That’s the best way to describe Takashi Miike’s Happiness of the Katakuris.
On paper, the whole thing is normal enough. It’s a story of a family who picks up everything and starts an inn on a mountainside. The family members aren’t exactly a cast of colorful characters; they’re what one would expect in a family: somewhat offbeat, but loveable – or at least worthy of care. Miike takes characters and teases their flaws past reality and into the cartoonish… or at least into claymation.
Narrated by the youngest member of the family, Happiness of the Katakuris is an over-the-top examination of family life during trying times. The Katakuris’ inn has no customers and they’re beginning to feel desperate. Though nowhere near impoverished, they need someone to show up; the family is beginning to doubt the wisdom of the father who led them out of the city and into the wilds of the bed and breakfast industry.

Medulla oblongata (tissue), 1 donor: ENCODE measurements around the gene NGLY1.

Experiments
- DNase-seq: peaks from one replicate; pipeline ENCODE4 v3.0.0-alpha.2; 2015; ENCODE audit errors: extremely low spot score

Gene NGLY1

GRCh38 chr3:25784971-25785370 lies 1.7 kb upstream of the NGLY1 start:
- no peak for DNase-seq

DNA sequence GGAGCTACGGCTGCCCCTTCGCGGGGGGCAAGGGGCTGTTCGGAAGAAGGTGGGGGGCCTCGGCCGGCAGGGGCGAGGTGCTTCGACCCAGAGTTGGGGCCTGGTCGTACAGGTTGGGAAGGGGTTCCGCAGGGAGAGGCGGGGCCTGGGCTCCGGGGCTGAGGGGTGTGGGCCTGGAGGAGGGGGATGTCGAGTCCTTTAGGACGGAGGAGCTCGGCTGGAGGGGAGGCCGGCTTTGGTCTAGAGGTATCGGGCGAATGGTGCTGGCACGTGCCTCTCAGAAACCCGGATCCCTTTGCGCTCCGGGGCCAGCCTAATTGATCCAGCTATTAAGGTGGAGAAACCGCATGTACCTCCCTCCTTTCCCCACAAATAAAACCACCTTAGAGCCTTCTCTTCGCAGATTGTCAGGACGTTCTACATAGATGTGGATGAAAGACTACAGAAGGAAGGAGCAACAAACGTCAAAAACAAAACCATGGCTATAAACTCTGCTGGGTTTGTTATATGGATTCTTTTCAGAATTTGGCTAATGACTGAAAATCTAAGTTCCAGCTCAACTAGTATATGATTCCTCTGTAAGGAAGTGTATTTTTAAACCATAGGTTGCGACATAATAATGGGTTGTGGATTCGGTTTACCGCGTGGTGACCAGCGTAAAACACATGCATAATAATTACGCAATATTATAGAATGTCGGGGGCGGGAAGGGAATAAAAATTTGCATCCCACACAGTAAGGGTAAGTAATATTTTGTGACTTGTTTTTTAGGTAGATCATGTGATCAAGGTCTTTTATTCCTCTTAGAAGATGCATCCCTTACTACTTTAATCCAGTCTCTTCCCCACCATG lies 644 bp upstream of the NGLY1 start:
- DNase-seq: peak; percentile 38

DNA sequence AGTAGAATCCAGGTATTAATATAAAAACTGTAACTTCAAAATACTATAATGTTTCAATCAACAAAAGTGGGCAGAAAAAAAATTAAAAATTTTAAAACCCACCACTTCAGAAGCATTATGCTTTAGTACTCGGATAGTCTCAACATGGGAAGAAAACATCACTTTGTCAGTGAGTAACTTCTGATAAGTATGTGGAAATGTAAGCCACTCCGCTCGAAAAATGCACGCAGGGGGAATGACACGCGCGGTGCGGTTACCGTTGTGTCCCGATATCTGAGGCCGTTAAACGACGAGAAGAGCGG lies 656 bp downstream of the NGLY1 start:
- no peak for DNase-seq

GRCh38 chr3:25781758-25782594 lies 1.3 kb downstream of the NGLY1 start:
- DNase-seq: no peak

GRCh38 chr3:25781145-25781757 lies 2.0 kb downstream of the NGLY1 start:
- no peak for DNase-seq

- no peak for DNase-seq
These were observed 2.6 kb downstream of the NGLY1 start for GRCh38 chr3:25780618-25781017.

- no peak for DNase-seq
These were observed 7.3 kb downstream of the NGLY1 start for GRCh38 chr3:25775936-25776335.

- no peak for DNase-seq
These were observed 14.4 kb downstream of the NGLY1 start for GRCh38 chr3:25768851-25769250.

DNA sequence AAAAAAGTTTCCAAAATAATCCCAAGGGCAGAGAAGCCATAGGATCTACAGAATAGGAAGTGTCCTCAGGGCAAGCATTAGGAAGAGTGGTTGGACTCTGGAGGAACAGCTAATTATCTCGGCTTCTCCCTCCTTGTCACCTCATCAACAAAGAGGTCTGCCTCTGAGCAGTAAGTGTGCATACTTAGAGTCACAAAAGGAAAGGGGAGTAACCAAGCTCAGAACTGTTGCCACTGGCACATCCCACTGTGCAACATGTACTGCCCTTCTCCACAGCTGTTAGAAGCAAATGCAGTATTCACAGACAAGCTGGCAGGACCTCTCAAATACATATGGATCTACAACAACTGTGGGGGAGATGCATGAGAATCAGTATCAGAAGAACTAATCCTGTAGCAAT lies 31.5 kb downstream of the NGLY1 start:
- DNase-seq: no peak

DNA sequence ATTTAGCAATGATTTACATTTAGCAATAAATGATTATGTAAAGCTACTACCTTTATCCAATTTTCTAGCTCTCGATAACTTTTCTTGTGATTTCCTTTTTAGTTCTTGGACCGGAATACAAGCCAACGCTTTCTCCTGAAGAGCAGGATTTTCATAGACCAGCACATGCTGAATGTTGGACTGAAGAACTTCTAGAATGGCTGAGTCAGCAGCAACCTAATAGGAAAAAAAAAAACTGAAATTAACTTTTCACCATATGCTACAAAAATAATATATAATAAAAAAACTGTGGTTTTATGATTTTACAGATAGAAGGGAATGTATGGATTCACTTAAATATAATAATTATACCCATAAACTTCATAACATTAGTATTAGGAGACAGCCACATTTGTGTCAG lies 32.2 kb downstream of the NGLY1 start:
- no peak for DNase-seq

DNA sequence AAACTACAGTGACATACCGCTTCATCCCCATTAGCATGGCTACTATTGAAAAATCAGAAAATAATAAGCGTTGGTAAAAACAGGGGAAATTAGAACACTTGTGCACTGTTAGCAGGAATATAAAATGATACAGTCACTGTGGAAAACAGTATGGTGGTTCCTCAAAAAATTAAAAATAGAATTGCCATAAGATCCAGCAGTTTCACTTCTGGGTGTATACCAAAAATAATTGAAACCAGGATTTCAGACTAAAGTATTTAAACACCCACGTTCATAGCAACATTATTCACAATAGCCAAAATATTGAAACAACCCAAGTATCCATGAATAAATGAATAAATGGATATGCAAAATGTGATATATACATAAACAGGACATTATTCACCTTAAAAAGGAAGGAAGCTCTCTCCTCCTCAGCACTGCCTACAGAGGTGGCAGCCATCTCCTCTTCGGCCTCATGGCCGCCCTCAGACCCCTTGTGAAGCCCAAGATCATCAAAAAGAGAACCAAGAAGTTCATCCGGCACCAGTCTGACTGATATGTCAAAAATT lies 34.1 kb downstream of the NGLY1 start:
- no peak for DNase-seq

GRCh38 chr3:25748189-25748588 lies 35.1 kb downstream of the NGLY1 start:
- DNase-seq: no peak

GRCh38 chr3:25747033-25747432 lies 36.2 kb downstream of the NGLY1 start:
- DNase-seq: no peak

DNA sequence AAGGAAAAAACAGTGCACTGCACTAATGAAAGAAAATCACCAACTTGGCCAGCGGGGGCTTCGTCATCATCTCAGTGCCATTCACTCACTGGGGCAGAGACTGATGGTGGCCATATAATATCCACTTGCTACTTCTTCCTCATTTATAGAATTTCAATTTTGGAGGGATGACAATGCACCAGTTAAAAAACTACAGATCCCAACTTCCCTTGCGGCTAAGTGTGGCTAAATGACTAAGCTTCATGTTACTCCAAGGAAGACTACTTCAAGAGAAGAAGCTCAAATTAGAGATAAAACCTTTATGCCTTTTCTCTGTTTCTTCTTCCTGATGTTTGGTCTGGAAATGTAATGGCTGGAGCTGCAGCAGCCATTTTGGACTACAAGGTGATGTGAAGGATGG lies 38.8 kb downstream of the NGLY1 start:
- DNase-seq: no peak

Just as the family is beginning to embrace doubt and despair, guests show up. The only problem is that they tend to only stay one night. It’s not that the guests are so transient as to avoid the beauty of the local countryside; it’s just that they tend to die. Unfortunately for the Katakuris, dead guests do not a good business model make, nor do they give future references. The Katakuris face this dire financial and potentially criminal situation with aplomb and do what any tightly knit family would do: they band together and break into song.
Happiness of the Katakuris is part musical, part comedy, and completely unlike anything Takashi Miike has done before or since. Miike is most well known for his willingness to shock by putting taboos on graphic and often blood-drenched display. But Happiness of the Katakuris is very, very different. Sure, there are zombies, action scenes, bloodshed, paranoia, cops, criminals, et cetera… but it’s all restrained and made impotent, futile, darkly funny, and completely and utterly ridiculous.